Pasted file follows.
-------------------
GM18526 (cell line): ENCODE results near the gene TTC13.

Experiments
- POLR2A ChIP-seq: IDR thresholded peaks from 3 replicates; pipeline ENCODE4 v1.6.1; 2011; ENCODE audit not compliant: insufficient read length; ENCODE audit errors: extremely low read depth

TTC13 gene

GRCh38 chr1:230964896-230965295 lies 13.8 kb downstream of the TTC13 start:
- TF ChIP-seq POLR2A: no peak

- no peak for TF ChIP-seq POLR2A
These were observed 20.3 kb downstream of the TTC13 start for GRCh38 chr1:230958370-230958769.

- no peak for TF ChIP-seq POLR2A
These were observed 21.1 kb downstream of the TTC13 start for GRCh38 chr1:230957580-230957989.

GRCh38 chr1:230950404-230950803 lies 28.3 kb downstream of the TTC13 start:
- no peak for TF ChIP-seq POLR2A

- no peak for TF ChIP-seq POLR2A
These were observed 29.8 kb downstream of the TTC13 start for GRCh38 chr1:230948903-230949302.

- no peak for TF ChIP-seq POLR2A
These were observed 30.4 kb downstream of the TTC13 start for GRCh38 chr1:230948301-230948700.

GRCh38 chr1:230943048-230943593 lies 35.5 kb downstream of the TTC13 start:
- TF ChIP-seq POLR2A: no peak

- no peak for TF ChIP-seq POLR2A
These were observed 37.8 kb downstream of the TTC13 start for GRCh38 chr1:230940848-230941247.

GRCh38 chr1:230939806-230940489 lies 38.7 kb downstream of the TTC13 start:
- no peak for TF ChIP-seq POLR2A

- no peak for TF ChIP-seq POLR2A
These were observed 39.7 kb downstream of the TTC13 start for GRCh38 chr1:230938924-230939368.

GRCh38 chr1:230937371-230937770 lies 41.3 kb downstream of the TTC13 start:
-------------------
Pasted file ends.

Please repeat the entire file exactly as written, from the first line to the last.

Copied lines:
GM18526 (cell line): ENCODE results near the gene TTC13.

Experiments
- POLR2A ChIP-seq: IDR thresholded peaks from 3 replicates; pipeline ENCODE4 v1.6.1; 2011; ENCODE audit not compliant: insufficient read length; ENCODE audit errors: extremely low read depth

TTC13 gene

GRCh38 chr1:230964896-230965295 lies 13.8 kb downstream of the TTC13 start:
- TF ChIP-seq POLR2A: no peak

- no peak for TF ChIP-seq POLR2A
These were observed 20.3 kb downstream of the TTC13 start for GRCh38 chr1:230958370-230958769.

- no peak for TF ChIP-seq POLR2A
These were observed 21.1 kb downstream of the TTC13 start for GRCh38 chr1:230957580-230957989.

GRCh38 chr1:230950404-230950803 lies 28.3 kb downstream of the TTC13 start:
- no peak for TF ChIP-seq POLR2A

- no peak for TF ChIP-seq POLR2A
These were observed 29.8 kb downstream of the TTC13 start for GRCh38 chr1:230948903-230949302.

- no peak for TF ChIP-seq POLR2A
These were observed 30.4 kb downstream of the TTC13 start for GRCh38 chr1:230948301-230948700.

GRCh38 chr1:230943048-230943593 lies 35.5 kb downstream of the TTC13 start:
- TF ChIP-seq POLR2A: no peak

- no peak for TF ChIP-seq POLR2A
These were observed 37.8 kb downstream of the TTC13 start for GRCh38 chr1:230940848-230941247.

GRCh38 chr1:230939806-230940489 lies 38.7 kb downstream of the TTC13 start:
- no peak for TF ChIP-seq POLR2A

- no peak for TF ChIP-seq POLR2A
These were observed 39.7 kb downstream of the TTC13 start for GRCh38 chr1:230938924-230939368.

GRCh38 chr1:230937371-230937770 lies 41.3 kb downstream of the TTC13 start: